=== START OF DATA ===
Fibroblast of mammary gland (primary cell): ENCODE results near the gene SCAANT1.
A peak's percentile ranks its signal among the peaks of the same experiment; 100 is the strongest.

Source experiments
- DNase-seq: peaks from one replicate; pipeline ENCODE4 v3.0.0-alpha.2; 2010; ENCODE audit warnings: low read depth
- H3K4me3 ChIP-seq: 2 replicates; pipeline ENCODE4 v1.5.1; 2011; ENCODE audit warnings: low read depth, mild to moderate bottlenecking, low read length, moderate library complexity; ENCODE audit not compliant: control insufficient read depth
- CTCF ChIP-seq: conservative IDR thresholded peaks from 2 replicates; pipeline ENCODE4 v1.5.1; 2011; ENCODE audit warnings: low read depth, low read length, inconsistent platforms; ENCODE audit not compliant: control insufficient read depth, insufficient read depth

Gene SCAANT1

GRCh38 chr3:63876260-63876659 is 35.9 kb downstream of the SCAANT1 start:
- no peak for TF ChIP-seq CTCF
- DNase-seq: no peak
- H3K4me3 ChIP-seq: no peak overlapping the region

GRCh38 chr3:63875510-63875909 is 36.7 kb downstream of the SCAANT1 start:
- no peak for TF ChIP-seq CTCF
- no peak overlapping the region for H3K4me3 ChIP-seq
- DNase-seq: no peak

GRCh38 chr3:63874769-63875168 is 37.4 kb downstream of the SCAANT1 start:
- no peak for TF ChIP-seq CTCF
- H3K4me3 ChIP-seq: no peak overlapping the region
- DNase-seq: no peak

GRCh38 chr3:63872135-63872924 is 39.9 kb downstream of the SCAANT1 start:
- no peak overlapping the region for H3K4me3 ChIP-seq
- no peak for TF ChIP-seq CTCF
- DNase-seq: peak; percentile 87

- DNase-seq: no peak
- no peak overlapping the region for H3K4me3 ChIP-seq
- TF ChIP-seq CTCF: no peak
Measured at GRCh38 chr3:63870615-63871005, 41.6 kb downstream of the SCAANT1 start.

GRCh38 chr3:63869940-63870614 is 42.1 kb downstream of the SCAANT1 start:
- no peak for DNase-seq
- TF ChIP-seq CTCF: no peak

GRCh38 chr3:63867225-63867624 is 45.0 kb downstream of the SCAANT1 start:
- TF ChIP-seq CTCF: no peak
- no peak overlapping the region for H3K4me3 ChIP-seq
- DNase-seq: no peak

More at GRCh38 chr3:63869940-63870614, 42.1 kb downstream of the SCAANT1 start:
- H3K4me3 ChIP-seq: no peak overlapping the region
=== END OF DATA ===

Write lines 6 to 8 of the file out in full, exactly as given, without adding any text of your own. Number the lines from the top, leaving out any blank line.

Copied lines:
- CTCF ChIP-seq: conservative IDR thresholded peaks from 2 replicates; pipeline ENCODE4 v1.5.1; 2011; ENCODE audit warnings: low read depth, low read length, inconsistent platforms; ENCODE audit not compliant: control insufficient read depth, insufficient read depth

Gene SCAANT1

GRCh38 chr3:63876260-63876659 is 35.9 kb downstream of the SCAANT1 start: